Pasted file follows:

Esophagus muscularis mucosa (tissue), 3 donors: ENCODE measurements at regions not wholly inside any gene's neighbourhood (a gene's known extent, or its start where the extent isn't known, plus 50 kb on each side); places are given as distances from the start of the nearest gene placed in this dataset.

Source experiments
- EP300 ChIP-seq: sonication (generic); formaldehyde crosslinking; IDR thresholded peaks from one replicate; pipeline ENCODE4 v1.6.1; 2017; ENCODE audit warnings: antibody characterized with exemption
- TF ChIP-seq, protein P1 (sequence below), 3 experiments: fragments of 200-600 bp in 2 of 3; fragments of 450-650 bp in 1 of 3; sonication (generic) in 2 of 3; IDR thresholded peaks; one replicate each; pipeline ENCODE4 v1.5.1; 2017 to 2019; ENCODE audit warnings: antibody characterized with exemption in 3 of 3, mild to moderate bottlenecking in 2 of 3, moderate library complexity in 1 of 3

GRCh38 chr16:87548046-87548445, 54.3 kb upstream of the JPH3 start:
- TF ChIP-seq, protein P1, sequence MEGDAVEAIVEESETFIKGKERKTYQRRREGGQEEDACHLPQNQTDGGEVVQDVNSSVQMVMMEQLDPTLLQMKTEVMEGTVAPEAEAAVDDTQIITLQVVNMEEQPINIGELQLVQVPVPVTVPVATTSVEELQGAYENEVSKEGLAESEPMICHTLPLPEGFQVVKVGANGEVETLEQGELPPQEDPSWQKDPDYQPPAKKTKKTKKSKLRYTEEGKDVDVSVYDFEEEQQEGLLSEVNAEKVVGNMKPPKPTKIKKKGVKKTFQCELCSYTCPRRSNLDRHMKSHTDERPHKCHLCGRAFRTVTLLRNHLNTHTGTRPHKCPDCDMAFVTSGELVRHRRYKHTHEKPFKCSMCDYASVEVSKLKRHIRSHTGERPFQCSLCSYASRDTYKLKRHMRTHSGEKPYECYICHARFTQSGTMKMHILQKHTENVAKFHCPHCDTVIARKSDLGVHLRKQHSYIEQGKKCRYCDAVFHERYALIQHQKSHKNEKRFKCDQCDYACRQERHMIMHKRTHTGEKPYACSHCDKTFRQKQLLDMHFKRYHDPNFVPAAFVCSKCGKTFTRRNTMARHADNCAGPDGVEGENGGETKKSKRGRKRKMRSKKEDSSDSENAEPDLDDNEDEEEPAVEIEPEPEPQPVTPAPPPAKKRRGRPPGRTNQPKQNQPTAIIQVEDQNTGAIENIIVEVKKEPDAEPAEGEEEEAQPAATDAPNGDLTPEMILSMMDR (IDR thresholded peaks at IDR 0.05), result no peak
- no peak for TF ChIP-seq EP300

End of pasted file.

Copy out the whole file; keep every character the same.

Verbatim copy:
Esophagus muscularis mucosa (tissue), 3 donors: ENCODE measurements at regions not wholly inside any gene's neighbourhood (a gene's known extent, or its start where the extent isn't known, plus 50 kb on each side); places are given as distances from the start of the nearest gene placed in this dataset.

Source experiments
- EP300 ChIP-seq: sonication (generic); formaldehyde crosslinking; IDR thresholded peaks from one replicate; pipeline ENCODE4 v1.6.1; 2017; ENCODE audit warnings: antibody characterized with exemption
- TF ChIP-seq, protein P1 (sequence below), 3 experiments: fragments of 200-600 bp in 2 of 3; fragments of 450-650 bp in 1 of 3; sonication (generic) in 2 of 3; IDR thresholded peaks; one replicate each; pipeline ENCODE4 v1.5.1; 2017 to 2019; ENCODE audit warnings: antibody characterized with exemption in 3 of 3, mild to moderate bottlenecking in 2 of 3, moderate library complexity in 1 of 3

GRCh38 chr16:87548046-87548445, 54.3 kb upstream of the JPH3 start:
- TF ChIP-seq, protein P1, sequence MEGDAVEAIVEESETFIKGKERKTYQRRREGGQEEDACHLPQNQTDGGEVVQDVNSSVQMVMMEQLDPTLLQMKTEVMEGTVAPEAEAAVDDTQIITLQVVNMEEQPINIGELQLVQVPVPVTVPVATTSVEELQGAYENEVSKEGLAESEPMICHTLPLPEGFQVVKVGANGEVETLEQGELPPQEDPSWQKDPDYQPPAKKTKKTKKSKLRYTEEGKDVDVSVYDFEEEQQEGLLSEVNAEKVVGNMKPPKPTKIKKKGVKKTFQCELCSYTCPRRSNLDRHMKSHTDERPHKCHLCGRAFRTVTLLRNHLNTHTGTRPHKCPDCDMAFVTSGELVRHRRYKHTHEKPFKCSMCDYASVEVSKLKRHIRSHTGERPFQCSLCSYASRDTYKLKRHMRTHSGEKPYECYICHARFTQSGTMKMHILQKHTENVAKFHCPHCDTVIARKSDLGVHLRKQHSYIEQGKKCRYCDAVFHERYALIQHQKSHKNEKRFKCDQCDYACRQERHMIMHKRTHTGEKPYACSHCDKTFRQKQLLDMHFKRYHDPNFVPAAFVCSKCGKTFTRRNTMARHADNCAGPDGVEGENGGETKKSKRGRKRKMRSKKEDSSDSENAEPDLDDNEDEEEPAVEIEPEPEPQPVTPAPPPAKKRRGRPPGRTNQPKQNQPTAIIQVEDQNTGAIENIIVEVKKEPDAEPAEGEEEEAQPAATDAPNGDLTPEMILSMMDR (IDR thresholded peaks at IDR 0.05), result no peak
- no peak for TF ChIP-seq EP300